Share this story

The Inspector-General of Police, Mohammed Adamu, has declared that he has constitutional right to stay in office till either 2023 or 2024, adding that his tenure did not lapse on February 1, 2021

Adamu whose  tenure was extended for three months, made this known at the Federal High Court, Abuja, the Federal Capital Territory(FCT), following suit filed against the extension given him by President Muhammed Buhari

The police boss in his argument through his counsel, in objection to the suit, emphasised that the new Nigeria Police Act gave him a four-year tenure which would only lapse in either 2023 or 2024.

Adamu argued that, his tenure will lapse in 2023 if counted from 2019 when he was appointed as the Inspector General of Police, or 2024, if counted from 2020 when the new Nigeria Police Act came into force.Acting IGP Mohammed Adamu with President Muhammadu Buhari 5

“Therefore based on our submission above, the combined effect of Sections 215 and 216 of the Constitution of the Federal Republic of Nigeria 1999 (as amended) and Section 7 of the Nigeria Police Act, 2020, is that the 2nd defendant can validly function as the Inspector General of Police after midnight of February 1, 2021 in so far as he was a serving member of the Nigeria Police Force during the period of his appointment, as his tenure in office is specially regulated by Section 7(6) of the Nigeria Police Act which stipulates in unambiguous terms that upon his appointment he stays in office for four(4) years’,the written address stated.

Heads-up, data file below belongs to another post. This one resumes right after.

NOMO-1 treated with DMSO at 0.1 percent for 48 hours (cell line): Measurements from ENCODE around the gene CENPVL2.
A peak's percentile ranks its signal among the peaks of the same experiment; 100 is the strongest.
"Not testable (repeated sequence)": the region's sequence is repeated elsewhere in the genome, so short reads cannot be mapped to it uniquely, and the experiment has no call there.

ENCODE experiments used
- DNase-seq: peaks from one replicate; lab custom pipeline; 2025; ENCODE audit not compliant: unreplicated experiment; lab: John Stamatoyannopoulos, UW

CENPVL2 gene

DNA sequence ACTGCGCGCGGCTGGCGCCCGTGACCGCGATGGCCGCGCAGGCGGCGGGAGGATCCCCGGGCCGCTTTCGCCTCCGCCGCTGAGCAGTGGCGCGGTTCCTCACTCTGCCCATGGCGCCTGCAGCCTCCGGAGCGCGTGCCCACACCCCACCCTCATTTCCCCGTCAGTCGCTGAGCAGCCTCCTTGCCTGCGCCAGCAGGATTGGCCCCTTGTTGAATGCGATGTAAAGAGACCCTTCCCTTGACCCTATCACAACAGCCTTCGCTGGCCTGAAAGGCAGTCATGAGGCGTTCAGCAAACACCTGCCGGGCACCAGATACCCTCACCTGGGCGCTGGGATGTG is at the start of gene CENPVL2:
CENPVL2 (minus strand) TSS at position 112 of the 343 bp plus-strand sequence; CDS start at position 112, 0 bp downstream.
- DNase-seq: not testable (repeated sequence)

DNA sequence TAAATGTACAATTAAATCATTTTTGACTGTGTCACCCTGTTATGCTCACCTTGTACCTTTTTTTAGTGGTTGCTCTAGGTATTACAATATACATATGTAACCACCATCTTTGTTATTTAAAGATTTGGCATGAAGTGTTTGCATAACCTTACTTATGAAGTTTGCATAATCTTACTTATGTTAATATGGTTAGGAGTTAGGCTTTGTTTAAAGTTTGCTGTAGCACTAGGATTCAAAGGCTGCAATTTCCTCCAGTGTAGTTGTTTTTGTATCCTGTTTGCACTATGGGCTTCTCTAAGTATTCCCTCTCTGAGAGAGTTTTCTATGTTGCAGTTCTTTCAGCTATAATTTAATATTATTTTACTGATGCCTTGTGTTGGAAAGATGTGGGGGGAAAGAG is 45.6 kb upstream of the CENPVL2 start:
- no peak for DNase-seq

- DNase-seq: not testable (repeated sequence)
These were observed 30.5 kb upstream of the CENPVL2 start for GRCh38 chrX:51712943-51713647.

“Therefore, if the 2nd defendant’s tenure in office is calculated from January 15, 2019 when he was appointed into the office of the Inspector General of Police, his tenure lapse in 2023. However, if his tenure in office is calculated from 2020 when the Nigeria Police Act, 2020 came into force his tenure in office ends in 2024.”

Advertisements

The  office of Inspector General of Police is not governed by the general provisions applicable to the rest of the police force, stressing that the provision of “section 18(8) of the Nigeria Police Act, 2020 which is that ‘Every police officer shall, on recruitment or appointment, serve in the Nigeria Police Force for a period of 35 years or until he attains the age of 60 years, whichever is earlier,’ is with due respect, inapplicable to the office of the Inspector General of Police in the circumstance.”

The counsel argued that the effect of section 7(6) of the Nigeria Police Act, 2020 “is that immediately a person is appointed into the office of the Inspector-General of Police, a new legal regime is triggered off.”

Advertisements

The lawyer explained that from the various provisions of the law, it was “discernible” that “the office of the Inspector-General of Police is conferred with a special status, unique and distinct from other officers of the Nigeria Police force.”IGP Mohammed Abubakar Adamu